And then we get to what was originally Side 2 and things change. A little.
The side starts out with a prelude, "Prelude To Joanie," which is a bit of a spacey, almost spoken word intro to, "Joanie's Butterfly," which is a nice dynamic piece. It is a subtle shift from the first side, and it shows a more acoustic side of Aerosmith with some Led Zeppelin and Jethro Tull influences. It starts all acoustic with acoustic guitars and bongos before crashing into a Zepposmith song. This is a more ambitous track than anything on the first side of the album. It's definitely a good song, but not as immediate as the songs from the first side.
As, "Joanie's Butterfly," fades into, "Rock In A Hard Place (Cheshire Cat)," the subtle stylistic shift shifts back. "Hard Place," is a near boogie, the kind of thing that Aerosmith does extremely well, and this is no exception - they do it very well here. Adding a bit of flavor is some sax provided by John Turi, but as it is a lower register sax it melds well with the guitars enhancing the song and giving it a great musical texture. This is another top notch song.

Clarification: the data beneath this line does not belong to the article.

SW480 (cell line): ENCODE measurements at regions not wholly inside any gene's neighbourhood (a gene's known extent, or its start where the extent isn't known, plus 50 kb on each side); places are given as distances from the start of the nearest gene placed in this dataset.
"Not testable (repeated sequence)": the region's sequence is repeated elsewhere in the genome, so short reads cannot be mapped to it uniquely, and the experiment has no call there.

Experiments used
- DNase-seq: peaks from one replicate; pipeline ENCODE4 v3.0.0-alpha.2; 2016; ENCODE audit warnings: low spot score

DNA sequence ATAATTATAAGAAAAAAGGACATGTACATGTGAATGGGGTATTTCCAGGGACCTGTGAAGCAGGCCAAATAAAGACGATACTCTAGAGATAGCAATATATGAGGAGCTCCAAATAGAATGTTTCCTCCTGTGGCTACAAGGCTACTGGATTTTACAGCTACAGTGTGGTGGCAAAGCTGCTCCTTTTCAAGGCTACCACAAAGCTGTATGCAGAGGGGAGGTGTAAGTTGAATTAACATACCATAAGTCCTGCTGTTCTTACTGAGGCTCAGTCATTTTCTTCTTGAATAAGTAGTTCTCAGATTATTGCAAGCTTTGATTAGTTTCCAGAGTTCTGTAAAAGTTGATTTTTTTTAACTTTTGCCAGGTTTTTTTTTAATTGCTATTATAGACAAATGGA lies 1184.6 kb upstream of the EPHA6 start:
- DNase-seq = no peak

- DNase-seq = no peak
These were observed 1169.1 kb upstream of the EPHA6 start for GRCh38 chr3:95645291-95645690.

And then the, "Jig Is Up," as Aerosmith goes back into a slower, mid-tempo near boogie, near shuffle, just bouncing along at their own pace. Adding a bit of flavor and texture here is some nearly clean guitar in the chorus (playing alongside the heavy, crunchy guitar). "Jig," may not quite be as good as the songs from Side 1, but it's so close that any difference doesn't really matter. This is still a winner.
Tyler on harmonica opens up,"Push Comes To Shove," as the band plays a laid back Blues/Rock song with some Honky Tonk flavor. Tyler wrote this one by himself, and it is a departure from the rest of the album (although it's not all that far removed from, "Cry Me A River"). You could almost hear Louis Armstrong singing some of these lines (with Tyler doing his best Louie for much of the song). This isn't a classic, but it is a solid song and a decent way to end the album.
The entire first side/half of the album is filled with five star songs, while the second side/half is filled with four star songs. The same cannot be said for Draw The Line, Night In The Ruts, or Done With Mirrors. Rock In A Hard Place is arguably the last truly great Aerosmith album. At the very least it is certainly the last great Aerosmith Hard Rock album.